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Thursday, February 10, 2011

Ministers urged to defy European Court on prison votes

Ministers urged to defy European Court on prison votes

In a Commons showdown later, MPs will urge the government to defy the European Convention on Human Rights and refuse to give prisoners the vote.

They are expected to back a cross-party motion, tabled by Jack Straw and David Davis, saying the matter should be left to "democratically-elected lawmakers".

Mr Davis says this will strengthen David Cameron's hand in confronting the Strasbourg court on the issue.

The prime minister has previously said he has no choice but to abide by it.

But Mr Cameron gave hope to those calling for the government to defy the ruling on Wednesday, when he told MPs he saw "no reason" why prisoners should be given the vote.

Government ministers, and Labour shadow cabinet members, have been ordered to abstain in the Commons vote.

'Constitutional crisis'

But senior Conservative David Davis said he still expected those backing the motion to win by a "majority of more than 100", as backbench MPs will be given a free vote.

He argued that not being allowed to vote is part of "paying your debt to society" but claimed "we have won the argument on prisoners" and the issue now is what happens when MPs win the vote.

He told Sky News: "It tells the government that Parliament does not want to change our law it wants it exactly as it is now - therefore it cannot abide by one of the demands of the court.

"And the only thing left for the government to do is to take that Hansard, take that vote, and go back to the European Court and say Parliament doesn't agree with you, we are a democracy, we're not a dictatorship. we can't tell Parliament what to do, think again."

He predicted that this would spark a "minor constitutional crisis" and prompt other countries to question "what happens when the court gets it wrong".

"If we achieve nothing else this afternoon, that will be a massive benefit for the European Court of Human Rights, and for human rights proper all across Europe," he added.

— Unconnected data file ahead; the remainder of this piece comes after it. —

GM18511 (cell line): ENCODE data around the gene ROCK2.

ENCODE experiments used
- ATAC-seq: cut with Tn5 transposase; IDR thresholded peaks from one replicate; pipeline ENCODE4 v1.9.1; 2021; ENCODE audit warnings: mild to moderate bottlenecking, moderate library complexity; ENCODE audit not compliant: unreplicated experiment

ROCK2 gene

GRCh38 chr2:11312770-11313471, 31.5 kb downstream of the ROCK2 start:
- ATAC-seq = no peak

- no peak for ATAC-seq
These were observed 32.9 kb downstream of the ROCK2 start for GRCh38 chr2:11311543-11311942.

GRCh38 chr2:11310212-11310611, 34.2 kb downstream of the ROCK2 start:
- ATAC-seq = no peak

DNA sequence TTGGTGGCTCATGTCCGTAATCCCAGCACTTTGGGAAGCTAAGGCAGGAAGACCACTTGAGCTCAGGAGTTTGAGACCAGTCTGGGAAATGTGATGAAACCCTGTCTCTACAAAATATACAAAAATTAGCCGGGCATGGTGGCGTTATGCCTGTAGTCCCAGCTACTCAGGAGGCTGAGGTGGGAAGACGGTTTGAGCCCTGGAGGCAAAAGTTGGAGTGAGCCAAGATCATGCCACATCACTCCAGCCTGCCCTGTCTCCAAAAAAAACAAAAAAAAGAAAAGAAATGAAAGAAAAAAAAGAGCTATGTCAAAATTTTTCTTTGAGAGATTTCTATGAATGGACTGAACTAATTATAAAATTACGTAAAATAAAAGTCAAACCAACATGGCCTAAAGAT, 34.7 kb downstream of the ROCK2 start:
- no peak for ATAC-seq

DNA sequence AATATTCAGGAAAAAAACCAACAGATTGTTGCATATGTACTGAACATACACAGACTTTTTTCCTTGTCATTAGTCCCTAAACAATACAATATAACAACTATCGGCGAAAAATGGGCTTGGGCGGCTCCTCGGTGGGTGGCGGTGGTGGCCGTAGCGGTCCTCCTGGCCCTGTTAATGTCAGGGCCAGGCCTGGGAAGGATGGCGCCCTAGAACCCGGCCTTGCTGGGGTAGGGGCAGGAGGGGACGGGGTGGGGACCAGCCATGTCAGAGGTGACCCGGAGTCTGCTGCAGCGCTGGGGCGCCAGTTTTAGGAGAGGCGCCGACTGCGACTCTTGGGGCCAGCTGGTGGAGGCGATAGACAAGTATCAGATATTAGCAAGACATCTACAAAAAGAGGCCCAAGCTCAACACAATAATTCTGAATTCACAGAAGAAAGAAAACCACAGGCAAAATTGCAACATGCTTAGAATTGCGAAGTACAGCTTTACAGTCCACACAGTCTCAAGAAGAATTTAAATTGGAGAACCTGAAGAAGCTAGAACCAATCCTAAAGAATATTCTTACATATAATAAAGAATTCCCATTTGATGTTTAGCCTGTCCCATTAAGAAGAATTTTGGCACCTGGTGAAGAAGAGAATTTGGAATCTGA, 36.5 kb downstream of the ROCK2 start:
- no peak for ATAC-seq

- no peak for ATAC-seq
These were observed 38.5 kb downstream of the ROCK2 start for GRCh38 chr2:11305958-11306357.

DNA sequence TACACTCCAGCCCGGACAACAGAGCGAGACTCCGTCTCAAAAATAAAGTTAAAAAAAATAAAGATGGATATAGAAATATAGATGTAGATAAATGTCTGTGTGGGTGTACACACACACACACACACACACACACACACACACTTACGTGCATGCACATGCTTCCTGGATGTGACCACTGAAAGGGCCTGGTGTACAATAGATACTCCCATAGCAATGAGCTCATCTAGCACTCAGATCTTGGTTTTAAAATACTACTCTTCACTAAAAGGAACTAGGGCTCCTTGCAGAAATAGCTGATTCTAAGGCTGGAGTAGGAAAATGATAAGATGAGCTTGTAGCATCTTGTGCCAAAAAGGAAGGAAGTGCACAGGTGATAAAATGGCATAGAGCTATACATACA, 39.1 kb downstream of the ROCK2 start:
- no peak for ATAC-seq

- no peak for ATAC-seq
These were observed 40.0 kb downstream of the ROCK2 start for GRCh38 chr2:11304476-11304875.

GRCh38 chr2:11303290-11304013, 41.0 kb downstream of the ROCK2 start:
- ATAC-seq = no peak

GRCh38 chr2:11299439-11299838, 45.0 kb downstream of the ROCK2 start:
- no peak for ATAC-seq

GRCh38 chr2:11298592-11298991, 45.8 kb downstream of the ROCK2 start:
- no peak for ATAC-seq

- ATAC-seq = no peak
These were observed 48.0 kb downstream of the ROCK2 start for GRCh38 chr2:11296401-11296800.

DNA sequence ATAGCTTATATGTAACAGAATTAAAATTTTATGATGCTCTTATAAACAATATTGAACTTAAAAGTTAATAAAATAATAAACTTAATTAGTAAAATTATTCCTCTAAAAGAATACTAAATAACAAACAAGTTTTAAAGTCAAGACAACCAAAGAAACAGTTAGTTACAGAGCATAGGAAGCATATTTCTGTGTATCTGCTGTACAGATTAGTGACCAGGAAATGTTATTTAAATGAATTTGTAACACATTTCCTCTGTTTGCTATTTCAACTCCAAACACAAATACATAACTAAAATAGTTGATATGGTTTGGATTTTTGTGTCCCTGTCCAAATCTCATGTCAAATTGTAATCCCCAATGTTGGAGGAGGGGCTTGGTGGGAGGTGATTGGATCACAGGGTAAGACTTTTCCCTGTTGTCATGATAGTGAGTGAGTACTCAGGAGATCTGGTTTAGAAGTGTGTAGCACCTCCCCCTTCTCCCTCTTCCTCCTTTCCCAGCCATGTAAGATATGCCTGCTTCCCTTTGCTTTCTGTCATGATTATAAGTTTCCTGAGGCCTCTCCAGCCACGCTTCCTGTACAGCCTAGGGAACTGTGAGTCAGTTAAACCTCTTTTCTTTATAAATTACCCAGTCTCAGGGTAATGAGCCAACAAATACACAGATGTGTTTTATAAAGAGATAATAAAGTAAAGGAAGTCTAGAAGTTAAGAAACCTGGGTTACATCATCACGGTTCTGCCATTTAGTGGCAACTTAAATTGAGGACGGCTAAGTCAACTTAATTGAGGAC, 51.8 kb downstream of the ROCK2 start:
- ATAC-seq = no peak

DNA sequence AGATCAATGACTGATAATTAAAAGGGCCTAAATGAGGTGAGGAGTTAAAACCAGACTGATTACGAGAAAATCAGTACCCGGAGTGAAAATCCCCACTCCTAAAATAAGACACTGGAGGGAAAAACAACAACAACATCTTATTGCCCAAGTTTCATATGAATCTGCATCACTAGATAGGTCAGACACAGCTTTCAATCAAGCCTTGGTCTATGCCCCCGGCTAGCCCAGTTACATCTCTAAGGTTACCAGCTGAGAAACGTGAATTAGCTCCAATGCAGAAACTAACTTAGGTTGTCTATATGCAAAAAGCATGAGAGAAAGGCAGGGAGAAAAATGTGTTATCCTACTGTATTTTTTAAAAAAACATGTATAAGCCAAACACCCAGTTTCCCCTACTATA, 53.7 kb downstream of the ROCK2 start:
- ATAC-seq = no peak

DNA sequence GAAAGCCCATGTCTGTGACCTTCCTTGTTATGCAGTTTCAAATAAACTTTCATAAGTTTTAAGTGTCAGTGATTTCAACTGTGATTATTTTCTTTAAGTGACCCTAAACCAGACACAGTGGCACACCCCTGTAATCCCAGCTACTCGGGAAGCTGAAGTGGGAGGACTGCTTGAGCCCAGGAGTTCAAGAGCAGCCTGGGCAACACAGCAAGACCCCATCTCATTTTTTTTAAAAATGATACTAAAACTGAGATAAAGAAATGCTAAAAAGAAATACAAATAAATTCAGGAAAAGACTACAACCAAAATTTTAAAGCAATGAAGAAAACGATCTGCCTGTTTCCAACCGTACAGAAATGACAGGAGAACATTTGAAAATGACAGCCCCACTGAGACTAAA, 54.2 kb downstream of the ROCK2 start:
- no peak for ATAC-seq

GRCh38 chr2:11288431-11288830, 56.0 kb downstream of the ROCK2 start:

But former deputy prime minister Lord Prescott said the debate was part of a plot by "some Tory right wingers who want to get rid of the Human Rights Act" and he urged MPs not to support the motion, telling them: "Don't go down that road".

'Minimum necessary'

Lord Prescott, who reportedly clashed with Mr Straw on the issue at a meeting of the Parliamentary Labour Party earlier this week, said that the former justice secretary was the only Labour MP to sign what was essentially a "Tory motion".

The Labour peer, who sits on the Council of Europe's Parliamentary Assembly which elects ECHR judges, told Today: "As a sovereign Parliament, we signed up for this human rights change - nobody disagreed with it at all - that says we observe the obligations of the convention.

"If we in fact feel there is a disagreement, it lays out that the dispute will be decided by the judge at the European court."

Hundreds of prisoners have instigated claims for being denied the right to vote and the government is facing potential compensation bills of more than £100m.

It has proposed to allow the vote to inmates serving less than four years, although there have been signs that that might be reduced still further.

Justice Secretary Ken Clarke has spoken repeatedly of doing "the minimum necessary" to comply with the law.

On Wednesday, Mr Clarke said it was "nonsense" to suggest that murderers and rapists were going to be given the vote.

At present, in the UK, only prisoners on remand are allowed to vote.

In 2005, the European Court of Human Rights ruled that blanket ban unlawful, and in June, the Council of Europe, which enforces the court's decrees, urged the coalition to rectify the situation.

The voting rights of prisoners is a UK-wide issue and will affect Scotland and Northern Ireland, even though the administration of justice is devolved.


Megegg said...

When, oh when are we going to elect politicians who see further than their own interests, this is simply bowing to the "Throw away the key brigade", namely their voters, well, those that can be bothered anymore, rather than do what is right. Stop dehumanising and excluding prisoners from the society they supposedly want to rehabilitate them back into!!

Tim said...

All that these politicians are doing is demonstrating why the ECHR is needed - to place an outside check on homespun 'might makes right.'